The final two years before a school system returns to local control can be fraught. Paterson schools — under state control since 1991 — are midway through a two-year exit plan of sorts, needing to show improvement in several key areas, like governance and budgeting, in order for the state to let loose the reigns. Part of that process is a show and tell of sorts in front of the state board of education. It’s up to Paterson Superintendent Eileen Shafer to make the case.
“We no longer have social promotion, but what we are looking at is for multiple measures for a child to be promoted. And a lot of this came from meeting with parents,” Shafer told the board.
When you’re trying to convince the board that you’re on track, it takes some educating — of board members.
“What are the requirements that you need to meet as a student to graduate high school in Paterson,” asked board member Andrew Mulvihill, unaware that, in addition to 125 class credits, students still had to pass the PARCC tests or the state-approved alternatives.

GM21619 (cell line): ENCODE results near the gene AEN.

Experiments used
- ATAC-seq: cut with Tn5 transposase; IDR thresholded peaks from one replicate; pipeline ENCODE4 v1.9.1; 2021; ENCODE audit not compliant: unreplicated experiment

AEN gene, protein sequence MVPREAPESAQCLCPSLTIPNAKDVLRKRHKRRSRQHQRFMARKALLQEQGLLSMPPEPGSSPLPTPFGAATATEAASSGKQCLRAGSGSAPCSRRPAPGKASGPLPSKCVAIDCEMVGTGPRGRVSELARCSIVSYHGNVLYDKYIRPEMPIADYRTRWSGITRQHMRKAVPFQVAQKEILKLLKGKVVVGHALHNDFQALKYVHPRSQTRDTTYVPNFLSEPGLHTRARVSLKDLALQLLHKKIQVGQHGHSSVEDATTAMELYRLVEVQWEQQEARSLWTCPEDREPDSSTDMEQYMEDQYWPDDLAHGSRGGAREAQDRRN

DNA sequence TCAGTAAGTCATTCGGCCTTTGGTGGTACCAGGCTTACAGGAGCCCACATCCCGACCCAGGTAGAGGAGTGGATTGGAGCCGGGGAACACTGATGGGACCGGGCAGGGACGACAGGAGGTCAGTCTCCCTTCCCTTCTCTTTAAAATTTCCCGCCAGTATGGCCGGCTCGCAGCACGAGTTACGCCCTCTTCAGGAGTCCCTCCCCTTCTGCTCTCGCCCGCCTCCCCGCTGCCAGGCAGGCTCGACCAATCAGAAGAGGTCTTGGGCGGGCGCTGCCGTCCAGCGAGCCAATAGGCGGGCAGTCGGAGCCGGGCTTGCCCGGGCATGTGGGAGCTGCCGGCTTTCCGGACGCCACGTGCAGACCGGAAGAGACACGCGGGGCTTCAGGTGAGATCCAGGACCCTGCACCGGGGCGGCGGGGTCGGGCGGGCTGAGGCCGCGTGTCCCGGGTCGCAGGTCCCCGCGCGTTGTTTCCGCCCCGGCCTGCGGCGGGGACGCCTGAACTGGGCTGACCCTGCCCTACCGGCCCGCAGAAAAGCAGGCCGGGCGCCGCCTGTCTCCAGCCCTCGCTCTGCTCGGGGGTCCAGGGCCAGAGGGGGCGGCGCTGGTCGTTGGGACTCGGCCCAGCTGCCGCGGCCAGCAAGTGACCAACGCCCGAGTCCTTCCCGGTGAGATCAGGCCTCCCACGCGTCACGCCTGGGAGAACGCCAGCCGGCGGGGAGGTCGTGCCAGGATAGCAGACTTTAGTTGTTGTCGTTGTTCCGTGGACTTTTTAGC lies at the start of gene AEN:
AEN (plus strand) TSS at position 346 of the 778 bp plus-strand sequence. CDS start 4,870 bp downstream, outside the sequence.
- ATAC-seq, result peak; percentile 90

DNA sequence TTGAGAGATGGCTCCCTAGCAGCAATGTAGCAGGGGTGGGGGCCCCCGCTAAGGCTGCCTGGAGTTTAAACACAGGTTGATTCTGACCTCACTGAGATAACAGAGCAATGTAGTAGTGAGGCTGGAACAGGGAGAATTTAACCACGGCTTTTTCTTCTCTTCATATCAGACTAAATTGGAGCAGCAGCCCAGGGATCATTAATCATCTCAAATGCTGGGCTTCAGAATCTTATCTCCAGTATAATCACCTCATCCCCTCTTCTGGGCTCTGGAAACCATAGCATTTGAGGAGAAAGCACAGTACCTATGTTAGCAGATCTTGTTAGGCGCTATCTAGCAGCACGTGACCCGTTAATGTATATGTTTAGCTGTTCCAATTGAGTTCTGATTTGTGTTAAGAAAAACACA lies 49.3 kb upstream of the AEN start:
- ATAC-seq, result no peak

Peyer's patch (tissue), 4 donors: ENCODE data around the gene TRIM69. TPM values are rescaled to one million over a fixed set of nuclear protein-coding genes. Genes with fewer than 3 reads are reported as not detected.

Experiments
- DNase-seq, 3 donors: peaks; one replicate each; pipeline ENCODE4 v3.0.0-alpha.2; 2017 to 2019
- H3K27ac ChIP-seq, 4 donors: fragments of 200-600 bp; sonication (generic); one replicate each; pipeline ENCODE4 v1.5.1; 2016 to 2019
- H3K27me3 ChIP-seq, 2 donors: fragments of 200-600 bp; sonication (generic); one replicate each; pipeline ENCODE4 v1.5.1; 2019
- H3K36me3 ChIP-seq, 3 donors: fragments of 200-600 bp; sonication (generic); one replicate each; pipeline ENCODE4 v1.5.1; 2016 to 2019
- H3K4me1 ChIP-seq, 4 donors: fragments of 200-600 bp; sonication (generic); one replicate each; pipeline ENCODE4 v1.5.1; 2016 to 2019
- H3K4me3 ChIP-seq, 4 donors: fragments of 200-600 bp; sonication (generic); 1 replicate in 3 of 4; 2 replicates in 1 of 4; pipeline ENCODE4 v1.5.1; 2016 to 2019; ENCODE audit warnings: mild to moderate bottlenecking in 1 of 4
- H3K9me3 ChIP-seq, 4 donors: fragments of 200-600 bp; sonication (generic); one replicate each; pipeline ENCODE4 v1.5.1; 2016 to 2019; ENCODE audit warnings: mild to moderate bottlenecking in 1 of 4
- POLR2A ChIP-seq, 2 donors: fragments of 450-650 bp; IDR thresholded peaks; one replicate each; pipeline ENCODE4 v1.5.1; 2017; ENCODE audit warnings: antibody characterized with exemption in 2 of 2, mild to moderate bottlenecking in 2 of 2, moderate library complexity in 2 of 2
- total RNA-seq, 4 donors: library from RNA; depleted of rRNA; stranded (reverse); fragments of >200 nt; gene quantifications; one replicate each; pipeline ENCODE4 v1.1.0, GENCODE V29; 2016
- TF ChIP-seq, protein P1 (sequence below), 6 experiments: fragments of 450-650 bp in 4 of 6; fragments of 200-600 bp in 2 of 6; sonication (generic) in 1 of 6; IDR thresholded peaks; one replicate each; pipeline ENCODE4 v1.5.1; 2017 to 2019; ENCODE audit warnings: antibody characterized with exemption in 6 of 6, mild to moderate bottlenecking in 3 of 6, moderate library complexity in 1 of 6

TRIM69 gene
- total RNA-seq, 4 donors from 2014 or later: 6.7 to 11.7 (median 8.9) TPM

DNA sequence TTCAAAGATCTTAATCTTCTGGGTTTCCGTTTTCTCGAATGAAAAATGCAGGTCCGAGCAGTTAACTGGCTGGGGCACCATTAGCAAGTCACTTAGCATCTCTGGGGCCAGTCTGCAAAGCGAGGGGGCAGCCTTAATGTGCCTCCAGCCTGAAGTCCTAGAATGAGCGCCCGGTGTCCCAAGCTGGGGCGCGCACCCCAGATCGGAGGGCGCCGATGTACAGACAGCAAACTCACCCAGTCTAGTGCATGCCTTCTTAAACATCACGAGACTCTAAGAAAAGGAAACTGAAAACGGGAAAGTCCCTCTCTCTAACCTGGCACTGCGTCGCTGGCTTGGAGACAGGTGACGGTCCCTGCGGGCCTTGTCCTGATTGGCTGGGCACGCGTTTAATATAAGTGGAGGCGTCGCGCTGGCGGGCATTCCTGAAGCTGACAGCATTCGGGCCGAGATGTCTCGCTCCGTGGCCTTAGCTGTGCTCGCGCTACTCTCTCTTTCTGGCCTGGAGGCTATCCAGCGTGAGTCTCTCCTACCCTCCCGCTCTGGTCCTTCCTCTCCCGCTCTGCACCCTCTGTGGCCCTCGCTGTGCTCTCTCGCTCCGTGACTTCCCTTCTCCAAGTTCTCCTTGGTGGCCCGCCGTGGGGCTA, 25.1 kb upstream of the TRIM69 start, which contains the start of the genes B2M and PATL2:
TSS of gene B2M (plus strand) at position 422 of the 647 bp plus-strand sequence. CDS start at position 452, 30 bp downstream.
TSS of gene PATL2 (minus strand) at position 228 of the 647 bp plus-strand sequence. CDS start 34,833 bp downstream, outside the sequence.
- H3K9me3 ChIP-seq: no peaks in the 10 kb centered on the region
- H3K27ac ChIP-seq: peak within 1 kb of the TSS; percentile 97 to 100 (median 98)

While confusion like this can add to the frustration of a district trying to cross the T’s and dot the I’s of state mandates, Shafer — who’s been in the Paterson school system for almost 30 years — says the Murphy administration has been much more cooperative than its predecessor.
“Absolutely.” she said. “We were in state control for 27 years, and it gives us an opportunity to show the state what happened 27 years ago isn’t happening now.”
But not everyone is on board with the positive narrative being presented by the superintendent. Some parents say the kids who need the most help aren’t getting it and that some of the conditions that led to the state takeover in the first place still exist.
“They are showing good improvement, but everything is not everywhere in the schools,” said parent Elizabeth Elias. “It’s not what I would like as a parent for my children. I know things take time, but their quality for all the children is not the same all around the district. The teachers, the schools.”
“All of the things that I brought to Shafer directly, like the rodent situation, the fact that they had people working with our children who did not have background checks, all of those things I saw first hand, she did something about,” admitted schools volunteer Kimbilee Jonas. “But then there are other things that — I don’t know if her hands are tied because of the other people that she’s working with — but she couldn’t get them done in a more expeditious way.”
The board didn’t hear from critics Wednesday and generally seemed pleased with Paterson’s progress, suggesting that — come September 2020 — Paterson could be the latest school system to regain local control.